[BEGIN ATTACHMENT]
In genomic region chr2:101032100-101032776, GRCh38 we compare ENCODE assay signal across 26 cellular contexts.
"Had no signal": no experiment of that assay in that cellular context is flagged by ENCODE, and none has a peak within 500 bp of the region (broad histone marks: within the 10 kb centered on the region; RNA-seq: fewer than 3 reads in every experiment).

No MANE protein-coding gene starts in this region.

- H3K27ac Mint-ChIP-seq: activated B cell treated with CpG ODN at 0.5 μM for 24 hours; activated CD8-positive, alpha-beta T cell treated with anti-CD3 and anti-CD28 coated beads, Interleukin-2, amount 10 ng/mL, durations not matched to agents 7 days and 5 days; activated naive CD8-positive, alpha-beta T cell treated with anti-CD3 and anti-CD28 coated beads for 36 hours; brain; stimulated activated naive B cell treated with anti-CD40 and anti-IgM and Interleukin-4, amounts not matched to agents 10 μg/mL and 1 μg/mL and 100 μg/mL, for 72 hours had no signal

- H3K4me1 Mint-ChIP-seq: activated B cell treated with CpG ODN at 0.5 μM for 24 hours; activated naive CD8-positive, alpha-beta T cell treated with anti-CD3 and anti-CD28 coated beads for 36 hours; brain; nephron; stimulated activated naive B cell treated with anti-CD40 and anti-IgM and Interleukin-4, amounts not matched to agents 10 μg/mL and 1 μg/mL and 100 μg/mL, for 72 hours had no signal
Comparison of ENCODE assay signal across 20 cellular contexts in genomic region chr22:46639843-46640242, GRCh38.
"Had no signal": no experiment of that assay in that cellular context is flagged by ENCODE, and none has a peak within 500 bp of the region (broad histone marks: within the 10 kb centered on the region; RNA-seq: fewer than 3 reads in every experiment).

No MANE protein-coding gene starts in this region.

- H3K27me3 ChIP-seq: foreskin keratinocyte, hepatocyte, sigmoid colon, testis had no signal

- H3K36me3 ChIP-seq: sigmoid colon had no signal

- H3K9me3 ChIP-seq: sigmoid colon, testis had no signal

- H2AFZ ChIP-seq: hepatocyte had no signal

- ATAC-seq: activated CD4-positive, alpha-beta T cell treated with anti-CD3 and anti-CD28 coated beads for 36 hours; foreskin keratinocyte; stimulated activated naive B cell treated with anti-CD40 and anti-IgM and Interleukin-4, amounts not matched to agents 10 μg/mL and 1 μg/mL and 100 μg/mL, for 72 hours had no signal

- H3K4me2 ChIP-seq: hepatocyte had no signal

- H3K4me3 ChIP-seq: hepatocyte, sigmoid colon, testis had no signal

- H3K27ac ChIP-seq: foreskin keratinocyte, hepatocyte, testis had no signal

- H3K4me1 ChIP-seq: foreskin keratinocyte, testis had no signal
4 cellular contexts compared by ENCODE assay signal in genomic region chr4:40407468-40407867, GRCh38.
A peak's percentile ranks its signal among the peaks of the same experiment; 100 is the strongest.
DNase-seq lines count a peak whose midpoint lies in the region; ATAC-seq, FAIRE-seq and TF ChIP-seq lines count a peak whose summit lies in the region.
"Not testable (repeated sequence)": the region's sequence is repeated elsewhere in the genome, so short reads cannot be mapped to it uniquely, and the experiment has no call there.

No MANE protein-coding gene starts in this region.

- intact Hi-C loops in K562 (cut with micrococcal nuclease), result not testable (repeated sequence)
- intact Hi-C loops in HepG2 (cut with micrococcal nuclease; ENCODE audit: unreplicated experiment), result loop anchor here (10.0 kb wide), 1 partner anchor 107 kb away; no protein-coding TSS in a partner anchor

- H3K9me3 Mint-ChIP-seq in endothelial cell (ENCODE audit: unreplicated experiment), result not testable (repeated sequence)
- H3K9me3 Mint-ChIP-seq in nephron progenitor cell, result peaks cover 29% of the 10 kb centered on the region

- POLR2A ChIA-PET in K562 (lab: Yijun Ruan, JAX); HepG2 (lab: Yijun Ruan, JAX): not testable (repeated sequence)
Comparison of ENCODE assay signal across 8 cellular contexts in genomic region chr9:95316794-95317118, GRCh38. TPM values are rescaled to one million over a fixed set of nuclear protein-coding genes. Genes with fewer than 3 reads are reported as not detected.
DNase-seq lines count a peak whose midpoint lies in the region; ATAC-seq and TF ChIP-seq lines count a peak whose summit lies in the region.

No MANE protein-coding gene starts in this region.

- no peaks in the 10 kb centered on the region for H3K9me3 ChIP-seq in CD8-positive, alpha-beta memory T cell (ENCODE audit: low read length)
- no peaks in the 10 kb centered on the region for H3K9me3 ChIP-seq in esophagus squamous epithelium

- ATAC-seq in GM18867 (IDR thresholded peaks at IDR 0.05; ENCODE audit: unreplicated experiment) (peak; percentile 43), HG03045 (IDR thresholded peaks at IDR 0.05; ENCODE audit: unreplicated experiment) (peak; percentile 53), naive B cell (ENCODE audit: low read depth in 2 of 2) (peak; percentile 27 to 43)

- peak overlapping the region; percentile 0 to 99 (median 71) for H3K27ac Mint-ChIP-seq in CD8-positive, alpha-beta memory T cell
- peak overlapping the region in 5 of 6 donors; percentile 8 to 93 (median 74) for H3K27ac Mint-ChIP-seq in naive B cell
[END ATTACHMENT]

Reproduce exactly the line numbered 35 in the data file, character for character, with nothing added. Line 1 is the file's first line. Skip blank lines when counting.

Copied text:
- peak overlapping the region in 5 of 6 donors; percentile 8 to 93 (median 74) for H3K27ac Mint-ChIP-seq in naive B cell